(Note: obviously some careers definitely require a college degree, but I’m less convinced you need to prepare for the potential of becoming a scientist by forcing everyone to take advanced calculus, when it’s easy enough to catch up if that’s a direction you want to take. Sort of like most careers — like programmers, we don’t learn C++ in high school but then again maybe we should…)
6. Becoming an entrepreneur.
Drew and I are entrepreneurs. We’re self-employed. We did the whole other side — heck I worked for GE, literally the largest company in the US. So as we’re thinking of education options one thing keeps coming up for us: are we raising employees or entrepreneurs? It’s entirely different skill sets and I do think that public school is wise to prepare children to the real world, which for most of them will include working for other people. But is that our goal? And since we loathed that life so much, and love the freedom of what we’re doing now, wouldn’t it be sort of hypocritical of us to put our kids through a system that made us unhappy?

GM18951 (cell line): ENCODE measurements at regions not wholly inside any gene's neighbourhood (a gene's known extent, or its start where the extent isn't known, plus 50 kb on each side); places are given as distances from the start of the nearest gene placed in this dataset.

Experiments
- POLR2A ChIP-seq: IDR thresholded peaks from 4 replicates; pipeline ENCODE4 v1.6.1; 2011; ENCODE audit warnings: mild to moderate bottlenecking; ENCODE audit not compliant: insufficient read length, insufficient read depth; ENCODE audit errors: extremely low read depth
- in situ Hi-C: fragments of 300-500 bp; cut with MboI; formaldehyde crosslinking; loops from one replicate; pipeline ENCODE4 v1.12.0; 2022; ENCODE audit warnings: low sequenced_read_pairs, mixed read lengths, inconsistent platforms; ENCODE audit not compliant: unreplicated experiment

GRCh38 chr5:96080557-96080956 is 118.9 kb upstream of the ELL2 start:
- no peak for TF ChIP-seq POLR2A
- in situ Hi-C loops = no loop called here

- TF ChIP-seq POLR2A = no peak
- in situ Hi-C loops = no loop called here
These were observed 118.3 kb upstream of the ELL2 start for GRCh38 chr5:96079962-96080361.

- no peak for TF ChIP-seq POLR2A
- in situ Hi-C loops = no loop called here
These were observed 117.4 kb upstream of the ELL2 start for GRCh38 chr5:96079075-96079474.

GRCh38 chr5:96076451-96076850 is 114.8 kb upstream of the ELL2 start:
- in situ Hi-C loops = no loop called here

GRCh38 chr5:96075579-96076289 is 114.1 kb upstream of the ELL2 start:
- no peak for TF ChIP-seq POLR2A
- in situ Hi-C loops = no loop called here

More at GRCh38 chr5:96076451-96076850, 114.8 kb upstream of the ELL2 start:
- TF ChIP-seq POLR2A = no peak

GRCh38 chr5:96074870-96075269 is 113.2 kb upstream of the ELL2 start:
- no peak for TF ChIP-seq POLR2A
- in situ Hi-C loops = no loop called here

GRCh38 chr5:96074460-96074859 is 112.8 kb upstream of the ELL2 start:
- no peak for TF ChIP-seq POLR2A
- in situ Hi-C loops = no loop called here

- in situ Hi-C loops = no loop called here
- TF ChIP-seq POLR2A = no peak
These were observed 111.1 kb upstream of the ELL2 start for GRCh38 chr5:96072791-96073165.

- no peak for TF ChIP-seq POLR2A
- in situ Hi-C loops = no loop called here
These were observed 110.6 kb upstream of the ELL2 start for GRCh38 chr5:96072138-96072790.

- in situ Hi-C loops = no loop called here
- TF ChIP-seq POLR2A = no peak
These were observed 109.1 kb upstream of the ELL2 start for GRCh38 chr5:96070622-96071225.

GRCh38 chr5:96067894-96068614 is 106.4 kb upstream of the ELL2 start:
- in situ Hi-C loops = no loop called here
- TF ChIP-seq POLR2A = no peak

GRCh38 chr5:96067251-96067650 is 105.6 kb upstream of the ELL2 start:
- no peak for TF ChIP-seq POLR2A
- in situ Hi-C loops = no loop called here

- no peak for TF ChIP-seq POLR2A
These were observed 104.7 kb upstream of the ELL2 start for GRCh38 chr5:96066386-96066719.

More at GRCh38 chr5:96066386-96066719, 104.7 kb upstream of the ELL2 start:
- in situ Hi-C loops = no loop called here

7. What school doesn’t teach you.
There are three things traditional school doesn’t teach you: 1) how to manage your money 2) how to find what you love and 3) how to make money doing what you love. I didn’t have a clue on credit cards, or how to be a freelancer. I didn’t know the difference between picking a career that was safe and picking one that I enjoyed. I spent 10+ years of my life trying to figure out what I could have learned in a year of courses. I can’t remember anything significant from high school biology (we dissected a frog, that’s all I remember) but I could have really of used a course on doing my taxes. Which makes me wonder, why can’t school prepare you for life, at least just a little bit? Is getting into college the only goal?
This is big for us, obviously, I’m learning three languages right now, and I’m hoping this immersion leads to our kids picking up a bit. The crazy thing about languages in public schools is that kids are natural language learners. Their brains are geared towards it and this doesn’t change until they are about 13. It’s called the critical period. So what do we do in the US? We wait until kids are 14 to start teaching them a second language. What a waste! After so many years of trying to learn languages, I know how hard it is, but we’re squandering the one opportunity we have in life to pick them up easily because of scheduling? Madness.
9. Learning how to learn.